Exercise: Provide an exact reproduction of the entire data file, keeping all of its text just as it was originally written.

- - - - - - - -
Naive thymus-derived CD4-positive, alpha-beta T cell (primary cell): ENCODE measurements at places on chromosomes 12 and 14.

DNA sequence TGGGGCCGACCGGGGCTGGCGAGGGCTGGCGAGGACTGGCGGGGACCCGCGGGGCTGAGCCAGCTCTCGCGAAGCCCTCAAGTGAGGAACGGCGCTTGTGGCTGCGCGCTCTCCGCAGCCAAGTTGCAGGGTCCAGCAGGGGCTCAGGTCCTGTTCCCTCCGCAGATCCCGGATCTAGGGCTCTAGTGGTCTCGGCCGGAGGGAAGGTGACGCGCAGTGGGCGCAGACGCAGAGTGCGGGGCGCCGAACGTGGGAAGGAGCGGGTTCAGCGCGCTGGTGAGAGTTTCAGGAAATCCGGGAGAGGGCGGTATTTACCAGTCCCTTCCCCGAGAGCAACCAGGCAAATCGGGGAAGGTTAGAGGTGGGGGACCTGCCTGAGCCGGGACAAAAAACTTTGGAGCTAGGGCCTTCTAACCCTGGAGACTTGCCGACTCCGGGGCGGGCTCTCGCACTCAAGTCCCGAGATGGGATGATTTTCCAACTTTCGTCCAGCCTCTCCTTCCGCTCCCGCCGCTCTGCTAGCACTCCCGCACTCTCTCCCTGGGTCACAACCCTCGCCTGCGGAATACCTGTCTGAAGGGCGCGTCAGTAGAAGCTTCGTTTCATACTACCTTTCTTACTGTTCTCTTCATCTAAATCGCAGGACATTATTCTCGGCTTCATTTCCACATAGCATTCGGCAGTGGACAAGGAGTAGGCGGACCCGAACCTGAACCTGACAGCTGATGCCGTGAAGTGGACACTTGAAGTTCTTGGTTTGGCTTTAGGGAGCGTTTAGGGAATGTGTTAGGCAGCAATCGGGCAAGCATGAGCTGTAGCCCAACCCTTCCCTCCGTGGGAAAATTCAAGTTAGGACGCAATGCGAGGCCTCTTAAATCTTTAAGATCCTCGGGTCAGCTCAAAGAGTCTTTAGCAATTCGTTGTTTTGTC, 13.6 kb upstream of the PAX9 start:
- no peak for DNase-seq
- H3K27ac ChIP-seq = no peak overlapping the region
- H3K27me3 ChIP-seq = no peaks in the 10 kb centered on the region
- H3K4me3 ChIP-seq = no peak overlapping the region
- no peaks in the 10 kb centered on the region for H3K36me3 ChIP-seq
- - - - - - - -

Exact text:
Naive thymus-derived CD4-positive, alpha-beta T cell (primary cell): ENCODE measurements at places on chromosomes 12 and 14.

DNA sequence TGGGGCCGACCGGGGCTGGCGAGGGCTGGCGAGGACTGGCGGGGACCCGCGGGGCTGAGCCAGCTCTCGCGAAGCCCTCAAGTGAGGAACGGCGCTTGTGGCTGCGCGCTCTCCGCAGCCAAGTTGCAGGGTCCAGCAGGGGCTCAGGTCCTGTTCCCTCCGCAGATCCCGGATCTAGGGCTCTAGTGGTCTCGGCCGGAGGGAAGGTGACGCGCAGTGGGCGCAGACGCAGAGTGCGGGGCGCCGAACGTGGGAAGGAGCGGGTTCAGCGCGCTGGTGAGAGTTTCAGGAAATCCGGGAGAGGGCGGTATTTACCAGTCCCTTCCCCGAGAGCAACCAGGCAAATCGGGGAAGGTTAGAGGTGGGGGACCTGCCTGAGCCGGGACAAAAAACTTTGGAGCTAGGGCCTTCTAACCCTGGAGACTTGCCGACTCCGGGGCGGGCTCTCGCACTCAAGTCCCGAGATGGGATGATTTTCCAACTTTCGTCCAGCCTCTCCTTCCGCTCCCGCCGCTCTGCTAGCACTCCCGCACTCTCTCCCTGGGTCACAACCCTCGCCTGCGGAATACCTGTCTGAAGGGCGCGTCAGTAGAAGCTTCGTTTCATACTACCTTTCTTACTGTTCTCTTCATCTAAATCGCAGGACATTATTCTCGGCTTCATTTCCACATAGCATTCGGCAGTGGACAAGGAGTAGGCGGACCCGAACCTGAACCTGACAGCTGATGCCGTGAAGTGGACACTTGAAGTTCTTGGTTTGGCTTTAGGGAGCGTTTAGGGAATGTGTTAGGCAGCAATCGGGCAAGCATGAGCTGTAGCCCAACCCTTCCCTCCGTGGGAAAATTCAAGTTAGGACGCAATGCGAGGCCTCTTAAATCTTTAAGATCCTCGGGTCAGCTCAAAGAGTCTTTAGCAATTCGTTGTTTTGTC, 13.6 kb upstream of the PAX9 start:
- no peak for DNase-seq
- H3K27ac ChIP-seq = no peak overlapping the region
- H3K27me3 ChIP-seq = no peaks in the 10 kb centered on the region
- H3K4me3 ChIP-seq = no peak overlapping the region
- no peaks in the 10 kb centered on the region for H3K36me3 ChIP-seq